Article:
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Illinois House Passes Bill Repealing Partial-Birth-Abortion Ban

Protesters outside the Alabama State Capitol hold signs against the state’s new abortion law, May 19, 2019. (Michael Spooneybarger/Reuters)

The Illinois House on Tuesday passed a bill that would repeal the state’s previous partial-birth-abortion ban and require that insurance providers cover contraception and abortion services.

The Reproductive Health Act, which passed 64–50, removes virtually all restrictions on late-term abortions and the penalties currently imposed on doctors who perform them. The legislation must now receive majority support in the state Senate before it can be signed into law.

The bill’s proponents have argued that the legislation codifies existing practice and is necessary in light of the recent passage of restrictive abortion laws in a number of Republican-controlled states, as well as the conservative majority on the Supreme Court, which many pro-choice activists are concerned might overturn Roe v. Wade.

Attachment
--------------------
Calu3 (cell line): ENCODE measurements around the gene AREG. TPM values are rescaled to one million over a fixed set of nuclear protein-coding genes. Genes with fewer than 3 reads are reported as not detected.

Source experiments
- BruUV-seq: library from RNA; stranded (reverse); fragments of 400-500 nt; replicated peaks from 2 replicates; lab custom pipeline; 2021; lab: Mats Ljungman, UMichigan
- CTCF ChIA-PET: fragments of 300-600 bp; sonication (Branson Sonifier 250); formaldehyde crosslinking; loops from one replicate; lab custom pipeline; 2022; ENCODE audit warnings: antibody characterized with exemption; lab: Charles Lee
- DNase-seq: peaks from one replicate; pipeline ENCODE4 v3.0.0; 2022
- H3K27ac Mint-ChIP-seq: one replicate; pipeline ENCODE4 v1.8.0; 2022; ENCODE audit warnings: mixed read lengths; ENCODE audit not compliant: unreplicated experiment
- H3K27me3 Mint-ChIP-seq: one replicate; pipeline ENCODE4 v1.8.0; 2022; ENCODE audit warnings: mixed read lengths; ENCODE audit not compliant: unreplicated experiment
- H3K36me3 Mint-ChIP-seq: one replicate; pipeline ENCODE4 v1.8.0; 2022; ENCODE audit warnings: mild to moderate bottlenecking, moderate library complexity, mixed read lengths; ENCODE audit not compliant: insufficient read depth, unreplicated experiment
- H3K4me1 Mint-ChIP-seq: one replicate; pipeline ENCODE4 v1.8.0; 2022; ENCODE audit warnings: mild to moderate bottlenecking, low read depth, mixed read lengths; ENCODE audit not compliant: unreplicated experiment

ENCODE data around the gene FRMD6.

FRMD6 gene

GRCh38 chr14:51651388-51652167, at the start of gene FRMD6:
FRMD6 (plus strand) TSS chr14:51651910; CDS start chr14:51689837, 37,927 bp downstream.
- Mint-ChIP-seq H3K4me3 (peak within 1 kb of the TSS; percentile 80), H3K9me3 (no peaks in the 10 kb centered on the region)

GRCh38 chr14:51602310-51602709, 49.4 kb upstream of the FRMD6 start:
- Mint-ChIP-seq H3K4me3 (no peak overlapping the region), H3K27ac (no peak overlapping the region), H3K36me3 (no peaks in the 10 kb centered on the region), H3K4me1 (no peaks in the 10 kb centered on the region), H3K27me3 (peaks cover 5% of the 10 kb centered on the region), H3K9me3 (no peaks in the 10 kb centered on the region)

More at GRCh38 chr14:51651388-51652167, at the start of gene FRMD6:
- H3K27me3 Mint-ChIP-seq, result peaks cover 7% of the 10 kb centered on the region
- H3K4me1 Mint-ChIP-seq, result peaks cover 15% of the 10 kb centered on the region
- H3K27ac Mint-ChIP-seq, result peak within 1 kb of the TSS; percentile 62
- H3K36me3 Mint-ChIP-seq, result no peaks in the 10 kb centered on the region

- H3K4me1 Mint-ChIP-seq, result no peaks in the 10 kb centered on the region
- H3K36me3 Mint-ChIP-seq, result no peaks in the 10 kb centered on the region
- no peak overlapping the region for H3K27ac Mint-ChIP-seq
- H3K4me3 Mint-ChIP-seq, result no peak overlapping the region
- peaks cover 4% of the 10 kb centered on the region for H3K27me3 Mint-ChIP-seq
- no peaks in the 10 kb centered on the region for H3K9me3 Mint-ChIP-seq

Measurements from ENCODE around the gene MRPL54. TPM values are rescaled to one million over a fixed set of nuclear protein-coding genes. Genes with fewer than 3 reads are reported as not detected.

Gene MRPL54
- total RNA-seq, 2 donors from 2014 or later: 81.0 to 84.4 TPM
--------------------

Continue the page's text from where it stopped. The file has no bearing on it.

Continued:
“RHA codifies our existing practices and — and this is critical — treats abortion care just like any other health care, because it is,” said the bill’s sponsor, state representative Kelly Cassidy (D., Chicago). “Make no mistake, it doesn’t end here. Since Roe was decided in 1973, our opponents have fought to impede access to care and these efforts have the greatest impact on the most vulnerable population.”

Illinois Republican party chairman Tim Schneider said the legislation was reflective of the Democratic party’s recent embrace of abortion extremism.

“In just a few short years, the Democrat party in Illinois went from advocating ‘safe, legal and rare’ to abortion on-demand, at any time, for any reason, and funded by taxpayers,” he said in a statement. “This is not the typical pro-life vs. pro-choice debate I have been accustomed to in my lifetime. The RHA goes much further.”

Six states have passed increased restrictions on abortions in recent weeks.

Alabama governor Kay Ivey signed the nation’s most restrictive abortion law earlier this month, effectively banning the practice entirely, including in cases of rape and incest. Ivey admitted that the law is likely unenforceable but argued it was important step toward overturning Roe V. Wade via the courts.

Georgia governor Brian Kemp also recently signed a law banning abortion after a fetal heartbeat can be detected, which usually occurs around six weeks. And the last remaining abortion clinic in Missouri is about to be shuttered by state authorities who have refused to renew its license as they prepare to implement similarly restrictive legislation.

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